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 Post subject: CMS 330 vs COMBATSS-21
PostPosted: Mon Sep 18, 2017 7:10 am 
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Being a grumpy old 20st century Neanderthal "Scope Dope" who started out with SPS-10s, SPS-40s, SPA-8, SPA 25s, SPQ23s, status boards and vertical plots, DRTs, "Mo" Boards, grease pencils and writing backward Combat systems still intrigue me.

Just read an article, (excerpts below), on the Upgrade of the Canadian Halifax class frigates that referenced the CMS 330 and COMBATSS-2
1.

CMS 330
The Combat Management System 330, called CMS 330, is the newest system for the navies of Canada, New Zealand and Chile. This technology allows them to carry out multiple operations while keeping an unblinking eye on near-by, evolving threats.

This Canadian designed system will play a crucial role in keeping a naval unit intact and functioning in the face of the enemy. Missions will range from protecting the Arctic border to patrolling the South Pacific.
CMS 330 works by integrating signals from different radars, sensors and weapon systems to develop a complete picture of the ship’s surrounding environment. This provides sailors with the situational awareness and intelligence to quickly react.

A key aspect of the system is that it was designed to interact with other systems from navies of friendly countries. This means other countries can incorporate the system with their fleets’ software and hardware.
CMS 330 is one of the most modern naval combat management systems in the world with its state-of-the-art technology and interfaces.

“CMS 330 is the perfect solution for platforms with sophisticated weapon and sensor systems that must deliver maximum performance operating in a multi-national coalition task group or standalone environment.” said Gary Fudge, vice president of Canadian Naval Programs at Lockheed Martin Canada.


COMBATSS-21 is the combat management system currently installed on the U.S. Navy’s Freedom-variant littoral combat ships (LCS). The system enables the ship to defend itself by integrating radars, electronic warfare, electro-optical infrared cameras, gun fire control, countermeasures (devices designed to deceive detection systems), and short-range anti-air missiles.

The system will also be expanded to work with new technology and weapons on the Navy’s future Frigate.
It’s derived from the Aegis Weapon System, and built from the Common Source Library (CSL), a software repository that allows for sharing and reuse of code—without an additional cost. This way, when software is developed, debugged or upgraded, it can quickly be released across a fleet, similar to how smartphones receive app updates.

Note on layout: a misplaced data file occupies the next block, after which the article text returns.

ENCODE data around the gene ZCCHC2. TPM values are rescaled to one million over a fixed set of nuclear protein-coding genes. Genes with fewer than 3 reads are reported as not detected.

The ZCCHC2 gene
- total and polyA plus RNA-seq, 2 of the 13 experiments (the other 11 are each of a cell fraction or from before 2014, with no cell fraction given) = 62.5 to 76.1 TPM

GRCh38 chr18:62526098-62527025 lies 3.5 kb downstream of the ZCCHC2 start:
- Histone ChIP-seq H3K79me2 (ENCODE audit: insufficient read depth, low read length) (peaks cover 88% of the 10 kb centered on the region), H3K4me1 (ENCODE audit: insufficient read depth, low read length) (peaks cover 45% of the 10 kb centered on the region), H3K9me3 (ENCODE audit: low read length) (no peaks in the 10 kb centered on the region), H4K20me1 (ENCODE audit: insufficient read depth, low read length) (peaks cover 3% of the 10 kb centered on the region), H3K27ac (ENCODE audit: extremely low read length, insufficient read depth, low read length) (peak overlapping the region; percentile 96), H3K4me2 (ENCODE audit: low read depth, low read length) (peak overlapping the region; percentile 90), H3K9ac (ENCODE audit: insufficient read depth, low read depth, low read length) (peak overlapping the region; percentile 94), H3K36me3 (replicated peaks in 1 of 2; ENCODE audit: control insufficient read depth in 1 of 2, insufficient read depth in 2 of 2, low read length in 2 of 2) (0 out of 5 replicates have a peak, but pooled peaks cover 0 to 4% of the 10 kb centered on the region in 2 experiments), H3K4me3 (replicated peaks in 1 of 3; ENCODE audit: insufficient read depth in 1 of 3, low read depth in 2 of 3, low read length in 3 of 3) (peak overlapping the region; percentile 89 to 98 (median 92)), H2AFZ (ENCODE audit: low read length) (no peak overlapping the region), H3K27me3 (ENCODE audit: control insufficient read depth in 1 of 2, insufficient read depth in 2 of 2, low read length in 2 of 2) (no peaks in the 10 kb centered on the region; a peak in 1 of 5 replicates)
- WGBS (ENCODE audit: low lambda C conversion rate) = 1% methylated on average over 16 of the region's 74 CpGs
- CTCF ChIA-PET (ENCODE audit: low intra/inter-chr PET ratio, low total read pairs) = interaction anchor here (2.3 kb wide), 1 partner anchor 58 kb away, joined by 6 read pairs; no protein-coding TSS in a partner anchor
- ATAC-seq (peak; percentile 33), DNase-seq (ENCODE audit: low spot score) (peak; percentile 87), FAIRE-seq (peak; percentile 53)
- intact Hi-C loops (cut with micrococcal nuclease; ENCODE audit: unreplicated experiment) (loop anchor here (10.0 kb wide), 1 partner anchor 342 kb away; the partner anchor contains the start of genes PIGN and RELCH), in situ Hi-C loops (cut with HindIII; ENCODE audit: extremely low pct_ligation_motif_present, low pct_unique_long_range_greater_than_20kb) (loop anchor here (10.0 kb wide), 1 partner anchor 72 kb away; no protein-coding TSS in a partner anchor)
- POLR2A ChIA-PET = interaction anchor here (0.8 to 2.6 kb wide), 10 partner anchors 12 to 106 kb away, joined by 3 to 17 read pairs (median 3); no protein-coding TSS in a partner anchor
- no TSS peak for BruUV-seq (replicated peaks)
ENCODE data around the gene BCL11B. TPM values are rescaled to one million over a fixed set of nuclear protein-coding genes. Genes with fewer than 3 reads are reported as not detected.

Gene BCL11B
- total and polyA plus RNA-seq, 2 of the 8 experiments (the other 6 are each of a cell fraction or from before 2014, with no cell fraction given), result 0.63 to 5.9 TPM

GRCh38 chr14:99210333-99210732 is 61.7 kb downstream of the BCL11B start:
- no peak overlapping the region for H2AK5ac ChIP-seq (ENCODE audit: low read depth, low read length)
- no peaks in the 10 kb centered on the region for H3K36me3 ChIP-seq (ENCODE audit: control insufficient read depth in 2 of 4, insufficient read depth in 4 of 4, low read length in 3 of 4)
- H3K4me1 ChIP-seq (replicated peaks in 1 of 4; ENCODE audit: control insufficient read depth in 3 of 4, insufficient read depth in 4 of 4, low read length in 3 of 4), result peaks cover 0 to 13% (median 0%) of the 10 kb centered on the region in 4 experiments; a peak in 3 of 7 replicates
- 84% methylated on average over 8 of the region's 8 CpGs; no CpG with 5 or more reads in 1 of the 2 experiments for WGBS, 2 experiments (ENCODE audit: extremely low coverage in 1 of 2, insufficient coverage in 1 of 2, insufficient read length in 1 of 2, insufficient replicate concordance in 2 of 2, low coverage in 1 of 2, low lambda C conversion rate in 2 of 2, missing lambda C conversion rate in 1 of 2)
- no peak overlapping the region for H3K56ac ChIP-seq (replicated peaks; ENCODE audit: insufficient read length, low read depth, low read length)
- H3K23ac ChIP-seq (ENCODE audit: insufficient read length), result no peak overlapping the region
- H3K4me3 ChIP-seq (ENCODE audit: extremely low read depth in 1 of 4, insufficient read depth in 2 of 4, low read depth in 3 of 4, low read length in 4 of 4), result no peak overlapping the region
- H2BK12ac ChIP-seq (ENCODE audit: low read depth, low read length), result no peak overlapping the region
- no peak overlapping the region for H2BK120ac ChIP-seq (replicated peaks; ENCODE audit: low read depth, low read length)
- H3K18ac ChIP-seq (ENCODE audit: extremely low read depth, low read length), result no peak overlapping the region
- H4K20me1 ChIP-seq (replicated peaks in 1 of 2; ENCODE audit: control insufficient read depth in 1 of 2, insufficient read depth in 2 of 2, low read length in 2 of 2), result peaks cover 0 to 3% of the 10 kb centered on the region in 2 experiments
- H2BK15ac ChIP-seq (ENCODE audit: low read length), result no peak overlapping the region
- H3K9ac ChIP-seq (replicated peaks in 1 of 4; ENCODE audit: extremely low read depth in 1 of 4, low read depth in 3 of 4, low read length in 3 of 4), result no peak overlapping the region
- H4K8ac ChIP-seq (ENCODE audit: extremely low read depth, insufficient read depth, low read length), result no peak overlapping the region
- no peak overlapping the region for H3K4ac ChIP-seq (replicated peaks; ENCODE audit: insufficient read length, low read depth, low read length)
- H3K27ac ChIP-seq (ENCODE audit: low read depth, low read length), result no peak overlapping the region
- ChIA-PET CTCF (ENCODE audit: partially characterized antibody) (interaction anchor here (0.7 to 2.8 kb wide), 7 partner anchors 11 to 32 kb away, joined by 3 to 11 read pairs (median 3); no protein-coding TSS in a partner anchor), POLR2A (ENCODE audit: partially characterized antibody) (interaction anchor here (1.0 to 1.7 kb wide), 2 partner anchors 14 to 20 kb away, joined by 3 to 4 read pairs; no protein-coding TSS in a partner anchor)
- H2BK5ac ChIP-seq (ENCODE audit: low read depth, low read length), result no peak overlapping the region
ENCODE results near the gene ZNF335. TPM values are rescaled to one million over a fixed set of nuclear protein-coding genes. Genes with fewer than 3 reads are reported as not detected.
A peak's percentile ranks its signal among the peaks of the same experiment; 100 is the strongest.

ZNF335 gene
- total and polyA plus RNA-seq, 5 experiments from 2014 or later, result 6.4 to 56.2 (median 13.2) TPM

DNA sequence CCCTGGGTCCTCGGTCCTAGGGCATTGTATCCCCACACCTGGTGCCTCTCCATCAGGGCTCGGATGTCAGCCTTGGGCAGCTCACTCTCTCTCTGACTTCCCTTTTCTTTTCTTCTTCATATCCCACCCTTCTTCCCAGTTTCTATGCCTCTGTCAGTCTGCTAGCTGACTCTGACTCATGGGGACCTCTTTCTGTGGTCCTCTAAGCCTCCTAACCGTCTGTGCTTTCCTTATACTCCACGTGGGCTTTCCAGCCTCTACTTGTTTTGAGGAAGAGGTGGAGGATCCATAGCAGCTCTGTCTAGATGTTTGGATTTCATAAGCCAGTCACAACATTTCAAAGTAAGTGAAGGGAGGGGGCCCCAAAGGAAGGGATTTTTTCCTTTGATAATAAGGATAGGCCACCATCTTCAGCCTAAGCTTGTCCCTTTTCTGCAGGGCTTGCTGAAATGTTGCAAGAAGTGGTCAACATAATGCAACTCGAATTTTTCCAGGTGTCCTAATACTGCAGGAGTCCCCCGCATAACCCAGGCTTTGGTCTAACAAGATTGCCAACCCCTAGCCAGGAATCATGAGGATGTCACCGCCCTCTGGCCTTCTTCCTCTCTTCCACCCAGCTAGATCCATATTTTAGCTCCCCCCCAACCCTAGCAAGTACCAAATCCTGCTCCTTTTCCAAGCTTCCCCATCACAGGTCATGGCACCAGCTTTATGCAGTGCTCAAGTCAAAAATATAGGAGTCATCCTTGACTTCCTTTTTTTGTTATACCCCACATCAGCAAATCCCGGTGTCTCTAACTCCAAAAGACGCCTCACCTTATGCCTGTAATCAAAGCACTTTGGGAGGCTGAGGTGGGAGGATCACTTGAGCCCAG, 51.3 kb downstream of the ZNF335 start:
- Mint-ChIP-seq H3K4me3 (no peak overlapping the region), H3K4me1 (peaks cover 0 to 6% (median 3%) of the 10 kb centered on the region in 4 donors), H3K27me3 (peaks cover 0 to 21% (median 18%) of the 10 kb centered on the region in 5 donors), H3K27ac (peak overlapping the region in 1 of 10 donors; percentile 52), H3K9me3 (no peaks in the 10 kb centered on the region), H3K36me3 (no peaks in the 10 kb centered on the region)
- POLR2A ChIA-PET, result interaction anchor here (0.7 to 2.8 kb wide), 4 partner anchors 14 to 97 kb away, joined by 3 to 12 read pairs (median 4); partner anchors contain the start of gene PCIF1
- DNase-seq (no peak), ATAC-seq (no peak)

“With the Common Source Library, as sensors and weapons evolve, the software that supports them requires minimal development and minimal crew training in order to adapt to new interfaces,” said David Kugler, COMBATSS-21 program manager. “At the most basic level, CSL is a baseline code capable of being tailored to work with unique ship configurations.”

And with this open architecture, navies can easily add, upgrade or swap defense components—ultimately allowing them to stay ahead of the technology curve.

Both CMS 330 and COMBATSS-21 support Lockheed Martin’s commitment to keep sailors safe as they defend freedom and global interests on the high seas—now and in the future.

It appears these are both Lockheed Martin’s products so:
1. How do you evaluate them against each other
2. Are they really the same system with some external tweaks to satisfy their Canadian, New Zealand and Chile customers?

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PostPosted: Mon Sep 18, 2017 7:26 am 
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Halifax class upgrade on finals [CANSEC2016D2]
Richard Scott 26 May 2016

Canada’s C$4.3 billion Halifax Class Modernization (HCM)/ Frigate Equipment Life Extension (FELEX) programme is approaching its conclusion, with nine out of the 12 frigates returned to service, and the last refit now in its final stages.

The Royal Canadian Navy’s (RCN’s) Halifax class frigates, commissioned between 1992 and 1996, were originally designed for anti-submarine warfare and anti-surface warfare in the open reaches of the deep ocean. Under the HCM/FELEX project, the ships are receiving both a combat systems upgrade (including a new command and control system, new sensors and electronic warfare systems and upgraded communications) and a planned mid-life overhaul to ensure that they remain effective for the remainder of their service lives.

While planning, preparation and co-ordination of the HCM/ FELEX project began back in 2002, it was not until November 2008 that Lockheed Martin Canada Mission Systems and Training was brought under contract as prime contractor and Combat System Integration (CSI) and in-service support agent. Under the C$2 billion CSI contract, Lockheed Martin Canada is taking responsibility for the development, integration and test of a new CMS, together with the procurement integration of new radars, ESM, Identification Friend or Foe (IFF) equipment, and a multi-link data processor. The company is additionally responsible for redesign of ship compartments and structures, modifications to the operations room, and the provision of a suite of simulation/ training systems, and is also integrating other sensors and weapons acquired under prior standalone programmes. This would indicate to me that CMS-330 is really a Canadianized version of COMBATSS-21